Recently, at Cross Media TO I was shown some great demonstrations of what companies are doing to bridge the gaps when it comes to the creation and distribution of ideas, and it got me wondering if at the end of the day the platform really matters?
I talk about and use WordPress nearly every day. At my job, I’ve become the go-to guy when it comes to WordPress, but if you look back at my comments over the last half dozen years, I’ve been just as vocal against WordPress as I have been in support of it. In the end, does it really matter though? I still use the WordPress.
There has been so much fighting about licenses, code changes, themes, plugins, development and community, but what isn’t talked about is that I doubt very many people change despite all of their complaints and bickering. We all want a system that allows us to publish content in an easy way with as little problems as possible.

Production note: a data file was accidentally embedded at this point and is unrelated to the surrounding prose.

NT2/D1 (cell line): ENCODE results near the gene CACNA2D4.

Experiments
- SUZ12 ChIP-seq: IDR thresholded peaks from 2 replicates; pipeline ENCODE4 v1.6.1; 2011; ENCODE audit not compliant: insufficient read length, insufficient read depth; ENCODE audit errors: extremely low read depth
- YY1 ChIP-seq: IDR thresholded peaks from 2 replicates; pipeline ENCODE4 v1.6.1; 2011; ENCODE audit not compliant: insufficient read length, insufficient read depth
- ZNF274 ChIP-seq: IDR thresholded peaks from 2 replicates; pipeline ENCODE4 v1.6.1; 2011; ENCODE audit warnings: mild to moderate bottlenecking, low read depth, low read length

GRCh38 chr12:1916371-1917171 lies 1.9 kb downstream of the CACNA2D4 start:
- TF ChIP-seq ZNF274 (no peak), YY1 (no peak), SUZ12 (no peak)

While at the conference, platforms were very rarely mentioned. It was really focused more on the potential for distribution. How do we reformat an e-book to work on various devices? How do we help radio survive in our on-demand digital world? Can newspapers survive at all? It wasn’t about which software language things were programmed in, nor what hardware was being used. It was about finding or building the best tool for the job.
I am hopeful that so many people complain about WordPress, like I sometimes do, not because we want to cause trouble, or because we want to see the software change to meet our whims alone, but because we want it to continue to improve to the point where the software isn’t what gets attention, but instead, it is just a tool that works in creating and publishing our thoughts and ideas.
In the end, I think systems like WordPress have the biggest burdeon to bare as we expect them to deal with text, audio, pictures and video in a way that no other distribution system has ever had to do before.